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5 common video lighting mistakes and how to avoid them

By Neil Davidson | Small Business

5 common video lighting mistakes and how to avoid them image Bela Lugosi as Dracula anonymous photograph from 1931 Universal Studios5 common video lighting mistakes and how to avoid themThese are the 5 most common lighting mistakes that we see all the time. Follow these instructions to avoid making the mistakes again.

Mistake no. 1: Not using lights

How to avoid: Use lights

Lights are not always necessary, but light itself is. You may be able to get away with not using any lights, but only if you are skilled at using the natural light available to you. Lighting a subject or a scene can make a whole lot of difference to the quality of your shot and the audience’s experience of it.

Lighting isn’t particularly expensive to hire. If you are shooting in poorly lit environments, using lights can boost what you are able to achieve with your camera.

5 common video lighting mistakes and how to avoid them image Mark CroweLightNoLight5 common video lighting mistakes and how to avoid themimage source: http://www.mmlc.northwestern.edu/

As you can see from the image above, a shot with natural light alone is usable, but the improvement in quality simply from adding some fill lights, is extremely noticeable and can be worth the effort.

Mistake no. 2: White walls

How to avoid: Use backgrounds that flatter your subject

White walls are the most unflattering backdrop you can choose to use for a video. They are without texture and do not carry any emotional effect. Because white walls don’t hold shadows very well, they tend to look cheap and dirty.

Apple’s signature clinical white backgrounds work because of how unnaturally white they are. See the video below:

The interviews for these Apple videos will be shot in a studio and the white effect will be created in post-production.

Some video creators focus on lighting a white wall whilst in production. There are a whole host of videos available on YouTube offering hints and tips for getting this right. Here is an example of a good one from Gideon Shalwick:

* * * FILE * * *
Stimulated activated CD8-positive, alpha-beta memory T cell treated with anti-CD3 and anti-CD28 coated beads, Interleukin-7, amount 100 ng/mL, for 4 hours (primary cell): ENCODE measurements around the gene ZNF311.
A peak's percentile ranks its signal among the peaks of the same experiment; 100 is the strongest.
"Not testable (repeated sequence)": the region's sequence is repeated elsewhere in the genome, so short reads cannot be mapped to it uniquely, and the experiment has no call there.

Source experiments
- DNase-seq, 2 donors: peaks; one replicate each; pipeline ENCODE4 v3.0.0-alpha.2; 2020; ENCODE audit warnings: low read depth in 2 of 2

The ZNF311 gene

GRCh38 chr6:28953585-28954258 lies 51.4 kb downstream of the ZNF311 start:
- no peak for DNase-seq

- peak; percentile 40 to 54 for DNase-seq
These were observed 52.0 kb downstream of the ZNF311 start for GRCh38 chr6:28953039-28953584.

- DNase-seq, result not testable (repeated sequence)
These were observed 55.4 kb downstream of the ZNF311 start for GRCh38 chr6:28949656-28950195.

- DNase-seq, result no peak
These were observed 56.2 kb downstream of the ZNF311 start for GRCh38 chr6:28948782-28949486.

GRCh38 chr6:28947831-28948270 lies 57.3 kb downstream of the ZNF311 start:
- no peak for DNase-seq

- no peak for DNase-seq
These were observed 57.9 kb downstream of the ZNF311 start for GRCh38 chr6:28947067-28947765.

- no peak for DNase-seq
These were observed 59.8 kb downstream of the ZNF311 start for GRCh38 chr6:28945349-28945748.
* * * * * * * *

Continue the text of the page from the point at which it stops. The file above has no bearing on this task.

If you haven’t got the time to make a white wall look amazing, stay well away from it! Instead, spend the time putting some thought into interesting and appropriate backgrounds for your interviews or shots.

Mistake no. 3: Shadows

How to avoid: Light your subject evenly & double check

The goal when using lights to light a subject is to have the light spread evenly over the face and to avoid shadows. This takes some focus to ensure you have got it right. A common approach is the three point lighting system (see diagram below which includes an additional, optional, background light):

5 common video lighting mistakes and how to avoid them image 4 point lighting5 common video lighting mistakes and how to avoid themimage source: https://media.zenfs.com/en_us/sbs/sbc/Business2Community/4_point_lighting.svg

When it comes to lighting a scene, one of the biggest mistakes is not noticing the cheeky shadow that has been created by a piece of gear or a member of the crew. Seriously inconvenient to get to the editing stage and notice an inexplicable shadow in a prominent place in your shot.

For bigger productions, it will be one person’s role to check for any such inaccuracies and inconsistencies created by shadows and such like. If you can’t make it someone’s responsibility, at least add it to a checklist.

Mistake no. 4: Lighting faces too brightly

How to avoid: Use diffusers

Using direct light on a face is not a good plan, for a couple of reasons. Firstly, it is highly uncomfortable for the person under the lights. Secondly, it doesn’t flatter the face. The solution to this is to use filters or diffusers to soften the strength of the lights. If you are caught short and don’t have diffusers or filters, a good tip (this will only work in some spaces) is to use walls, ceilings and even floors to bounce your light off. This might just create enough light to fill in those creepy shadows.

This video is aimed at photographers but the theory can be applied to video. It explores the difference between hard (direct) light, and soft (diffused) light:

Mistake no. 5: Not knowing what you are doing

How to avoid: Research and practice

Lighting mistakes are more likely to occur when you are pretending to know what you are doing. Whilst lighting is a definite skill, it is one that can be improved easily if you take the time to research the techniques, and then actually practice them. The more you get a feel for the light that is needed in different situations, the easier it becomes.

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